Tuesday, 14 May 2013

New post for the FT: Art Deco

My latest blog for the FT's How To Spend It is on Art Deco jewellery. Researching this particular topic was an absolute delight and as I was writing, thousands of images sprang to mind. The following pictures act as a kind of illustrated appendix to my original blog for the FT. 

Oil paintings by Polish artist Tamara de Lempicka, whose 'soft cubism' style of painting became strongly associated with Art Deco:

The Sleeper, 1932

Portrait of Madame M, 1930

The dramatic shadows and contours of her paintings continue to inspire fashion today: 

Cutler & Gross look book

The artist at work. Note the outfit!

The silk gowns of Madeleine Vionnet and Madame Grès were very popular at the time. Their bias-cut designs created a new, liquid silhouette. Their dresses were worn by Greta Garbo, Katherine Hepburn and Marlene Dietrich. 

Two Vionnet gowns, 1930

Madame Grès gown, Vogue 1933

Maggy Rouff gown with smoked crystal cuff, 1934

Lelong gowns, c.1930s

Accordion-pleated gown, c.1930s

Marlene Dietrich

Joan Crawford

Tallulah Bankhead

Jean Harlow

Claire Trevor

Carole Lombard

Clark Gable & Constance Bennett 

Rita Johnson

Betty Grable

Everett Marshall & Dolores del Rio 

Dolores in a sequin gown

I visited the Bentley & Skinner shop on Piccadilly to look at their selection of Art Deco jewellery. My wire-haired dachshund came along for the ride, although she went to sleep as soon as the sparklers came out for a closer inspection. Obviously not as much as a magpie as her owner! 

In-house jewellery experts Rachel Warner and Amanda Frost had kindly pulled out a beautiful edit of their most striking pieces, including this brooch by Cartier: 

Art Deco brooch by Cartier 

You can view this brooch in their online boutique by clicking on this link. I also spotted some beautiful Art Deco engagement rings at Bentley & Skinner, including this very unusual diamond plaque and black enamel ring.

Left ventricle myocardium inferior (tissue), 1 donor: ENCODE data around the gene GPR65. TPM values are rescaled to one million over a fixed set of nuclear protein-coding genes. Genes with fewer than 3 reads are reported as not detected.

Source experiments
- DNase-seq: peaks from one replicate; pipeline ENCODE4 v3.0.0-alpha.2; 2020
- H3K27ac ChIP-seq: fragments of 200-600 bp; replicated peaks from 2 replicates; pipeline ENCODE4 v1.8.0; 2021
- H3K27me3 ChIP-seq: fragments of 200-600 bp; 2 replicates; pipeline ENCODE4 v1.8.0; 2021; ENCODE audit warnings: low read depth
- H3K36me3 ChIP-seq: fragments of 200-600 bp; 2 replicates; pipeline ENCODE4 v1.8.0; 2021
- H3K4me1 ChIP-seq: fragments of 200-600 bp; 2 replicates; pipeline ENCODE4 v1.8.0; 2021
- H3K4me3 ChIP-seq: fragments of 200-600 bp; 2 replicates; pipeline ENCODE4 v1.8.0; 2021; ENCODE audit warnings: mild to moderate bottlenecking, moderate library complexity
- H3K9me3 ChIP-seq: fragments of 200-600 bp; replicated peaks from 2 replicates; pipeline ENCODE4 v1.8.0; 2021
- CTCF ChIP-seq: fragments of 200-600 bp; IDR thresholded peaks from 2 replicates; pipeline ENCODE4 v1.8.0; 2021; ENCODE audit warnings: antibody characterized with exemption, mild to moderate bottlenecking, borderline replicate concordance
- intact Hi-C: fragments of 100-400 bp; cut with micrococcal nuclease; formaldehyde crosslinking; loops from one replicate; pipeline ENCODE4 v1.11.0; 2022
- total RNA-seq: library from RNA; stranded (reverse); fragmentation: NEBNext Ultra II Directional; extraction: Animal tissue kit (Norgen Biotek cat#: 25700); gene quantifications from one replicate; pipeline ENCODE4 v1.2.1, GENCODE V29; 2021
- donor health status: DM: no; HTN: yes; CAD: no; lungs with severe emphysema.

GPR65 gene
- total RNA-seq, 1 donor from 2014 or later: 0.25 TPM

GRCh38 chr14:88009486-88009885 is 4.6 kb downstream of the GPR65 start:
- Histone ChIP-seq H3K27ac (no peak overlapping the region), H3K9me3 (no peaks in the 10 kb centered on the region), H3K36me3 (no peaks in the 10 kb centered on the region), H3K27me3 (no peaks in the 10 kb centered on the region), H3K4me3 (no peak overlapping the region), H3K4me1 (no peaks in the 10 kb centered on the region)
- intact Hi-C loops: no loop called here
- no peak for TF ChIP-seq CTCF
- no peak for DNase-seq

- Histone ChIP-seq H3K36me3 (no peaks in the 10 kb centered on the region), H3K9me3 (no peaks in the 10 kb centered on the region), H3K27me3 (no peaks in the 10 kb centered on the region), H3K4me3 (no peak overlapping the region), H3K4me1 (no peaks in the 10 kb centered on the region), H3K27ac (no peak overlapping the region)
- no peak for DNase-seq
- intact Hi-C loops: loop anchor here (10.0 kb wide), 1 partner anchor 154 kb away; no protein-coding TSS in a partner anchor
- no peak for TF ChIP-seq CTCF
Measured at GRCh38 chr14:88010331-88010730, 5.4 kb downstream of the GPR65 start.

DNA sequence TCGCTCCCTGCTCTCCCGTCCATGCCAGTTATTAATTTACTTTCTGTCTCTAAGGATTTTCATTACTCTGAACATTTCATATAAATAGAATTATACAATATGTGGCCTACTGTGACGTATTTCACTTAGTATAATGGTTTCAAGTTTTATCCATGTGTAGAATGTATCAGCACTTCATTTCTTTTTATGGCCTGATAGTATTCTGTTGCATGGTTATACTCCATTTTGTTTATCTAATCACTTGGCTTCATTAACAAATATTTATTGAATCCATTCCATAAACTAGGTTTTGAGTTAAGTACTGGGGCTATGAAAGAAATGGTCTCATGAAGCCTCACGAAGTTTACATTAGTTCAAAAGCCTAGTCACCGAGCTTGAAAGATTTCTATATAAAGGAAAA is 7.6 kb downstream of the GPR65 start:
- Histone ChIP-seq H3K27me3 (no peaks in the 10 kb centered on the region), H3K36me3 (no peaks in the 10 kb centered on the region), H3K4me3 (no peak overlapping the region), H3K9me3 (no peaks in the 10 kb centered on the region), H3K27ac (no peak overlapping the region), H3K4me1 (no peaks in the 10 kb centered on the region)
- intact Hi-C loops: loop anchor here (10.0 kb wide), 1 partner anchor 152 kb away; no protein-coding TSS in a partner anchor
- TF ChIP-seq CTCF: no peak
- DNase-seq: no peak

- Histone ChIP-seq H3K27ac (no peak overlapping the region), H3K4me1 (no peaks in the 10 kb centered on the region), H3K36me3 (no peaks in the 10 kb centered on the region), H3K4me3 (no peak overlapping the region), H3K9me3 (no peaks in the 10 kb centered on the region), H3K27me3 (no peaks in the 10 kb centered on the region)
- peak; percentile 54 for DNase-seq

The Great Gatsby has inspired an entire collection at Tiffany & Co, with models draped in sublime 1930s-inspired gowns:

Liu Wen for Tiffany & Co

An exhibition of Art Deco make-up boxes and miniature clutch purses - mini-audières or nécessaires - opens at Goldsmiths Hall at the end of this month. A book accompanies the display, 'Ultra-vanities: Bejewelled make-up boxes from the age of glamour' by Meredith Etherington-Smith. 

We have an exquisite Art Deco-inspired dress currently in stock at Juno Says Hello. Floor-length black tulle embellished with thousands of crystals. To view this gown in our online boutique, please click here. To browse our range of Art Deco dresses, follow this link

Dress from Juno Says Hello 

Dietrich was famous for her beautiful hands

Loretta Young

Miriam Hopkins

Crawford as Letty Lynton, 1932

Kitty Carlisle

Dorothy Lamour

Lilyan Tashman with her pals

The heroine of the age: Greta Garbo

Garbo nursing a Chambord martini

Jean Harlow in fur, satin and diamonds

Irene Dunne

A young Lucille Ball, c.1930s

To read my FT blog on Art Deco gems, please click on this link

The adventuresses of the 1930s were every bit as glamorous as the movie stars. I've just finished reading Beryl Markham's autobiography, West With The Night. One of the most fascinating women of the era, Beryl was the first woman to fly solo from across the Atlantic from east to west. 

As well as a pioneering aviatrix, Beryl was the first female racehorse trainer in Africa.  She married three times and had an affair with the son of George V.  Hemingway was so envious of her writing in West With The Night that he said 'I am completely ashamed of myself as a writer'. Her description of flying through the African skies at night made me wish I was a pilot. If you're looking for a holiday read - or simply escapism - this is the book. 

My next post will be on something much noisier than jewellery - vintage motors. Mercury Cougars, Mercedes SL 280s, Thunderbird Convertibles and the incredible women who drove them. Buckle up... 

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